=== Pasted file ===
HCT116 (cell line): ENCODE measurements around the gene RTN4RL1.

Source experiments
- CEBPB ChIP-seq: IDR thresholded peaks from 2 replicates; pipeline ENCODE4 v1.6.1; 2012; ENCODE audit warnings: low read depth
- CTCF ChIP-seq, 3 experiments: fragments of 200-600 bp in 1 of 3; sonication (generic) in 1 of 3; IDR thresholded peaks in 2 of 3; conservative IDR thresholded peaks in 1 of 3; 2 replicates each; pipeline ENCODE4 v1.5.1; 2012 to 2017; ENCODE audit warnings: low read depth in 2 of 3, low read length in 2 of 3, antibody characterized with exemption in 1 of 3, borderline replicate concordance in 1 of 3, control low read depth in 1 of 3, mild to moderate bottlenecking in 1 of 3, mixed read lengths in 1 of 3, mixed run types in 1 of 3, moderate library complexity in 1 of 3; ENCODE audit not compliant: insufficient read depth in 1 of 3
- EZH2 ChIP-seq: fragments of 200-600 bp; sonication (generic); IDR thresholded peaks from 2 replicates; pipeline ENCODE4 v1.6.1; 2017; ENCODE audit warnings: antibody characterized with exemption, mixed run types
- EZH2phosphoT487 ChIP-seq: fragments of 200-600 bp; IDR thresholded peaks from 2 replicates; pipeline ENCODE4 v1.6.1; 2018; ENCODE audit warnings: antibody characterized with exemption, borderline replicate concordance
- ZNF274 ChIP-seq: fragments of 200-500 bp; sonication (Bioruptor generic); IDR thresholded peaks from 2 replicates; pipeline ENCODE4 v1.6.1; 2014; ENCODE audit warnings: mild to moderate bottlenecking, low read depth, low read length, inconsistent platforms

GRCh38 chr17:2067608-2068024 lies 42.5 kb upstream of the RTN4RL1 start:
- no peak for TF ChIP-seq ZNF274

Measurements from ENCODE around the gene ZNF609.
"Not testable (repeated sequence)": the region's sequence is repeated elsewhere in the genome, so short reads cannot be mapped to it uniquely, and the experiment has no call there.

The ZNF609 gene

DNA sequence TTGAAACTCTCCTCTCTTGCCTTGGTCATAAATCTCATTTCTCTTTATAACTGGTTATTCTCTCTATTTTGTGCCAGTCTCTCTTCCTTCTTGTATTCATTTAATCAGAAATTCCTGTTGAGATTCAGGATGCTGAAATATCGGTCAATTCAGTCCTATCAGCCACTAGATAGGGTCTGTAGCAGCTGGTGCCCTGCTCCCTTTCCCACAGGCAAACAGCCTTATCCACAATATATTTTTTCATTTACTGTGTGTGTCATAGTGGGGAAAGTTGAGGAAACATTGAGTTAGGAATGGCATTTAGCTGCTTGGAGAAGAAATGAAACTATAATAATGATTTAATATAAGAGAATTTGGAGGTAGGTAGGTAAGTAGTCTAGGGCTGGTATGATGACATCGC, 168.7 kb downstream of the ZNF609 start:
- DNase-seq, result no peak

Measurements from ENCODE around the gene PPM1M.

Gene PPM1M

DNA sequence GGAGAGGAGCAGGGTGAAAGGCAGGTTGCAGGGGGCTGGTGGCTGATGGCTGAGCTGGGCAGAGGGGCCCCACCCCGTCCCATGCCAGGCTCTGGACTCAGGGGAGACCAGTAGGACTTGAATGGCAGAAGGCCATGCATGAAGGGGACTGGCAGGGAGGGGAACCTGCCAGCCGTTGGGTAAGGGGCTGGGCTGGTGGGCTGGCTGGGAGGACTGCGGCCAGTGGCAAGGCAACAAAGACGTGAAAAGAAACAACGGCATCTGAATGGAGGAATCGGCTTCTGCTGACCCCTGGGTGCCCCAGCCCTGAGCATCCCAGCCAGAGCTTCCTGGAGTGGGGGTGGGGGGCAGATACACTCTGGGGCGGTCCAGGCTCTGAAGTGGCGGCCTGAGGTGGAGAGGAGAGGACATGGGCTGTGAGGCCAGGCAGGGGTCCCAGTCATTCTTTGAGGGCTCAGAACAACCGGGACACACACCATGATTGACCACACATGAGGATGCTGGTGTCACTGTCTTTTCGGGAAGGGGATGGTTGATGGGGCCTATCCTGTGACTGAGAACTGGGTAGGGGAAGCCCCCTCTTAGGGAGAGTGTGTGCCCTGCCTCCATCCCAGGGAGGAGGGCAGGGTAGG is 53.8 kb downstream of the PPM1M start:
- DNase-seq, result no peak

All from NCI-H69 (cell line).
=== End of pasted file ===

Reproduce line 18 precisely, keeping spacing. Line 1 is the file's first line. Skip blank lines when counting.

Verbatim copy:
- DNase-seq, result no peak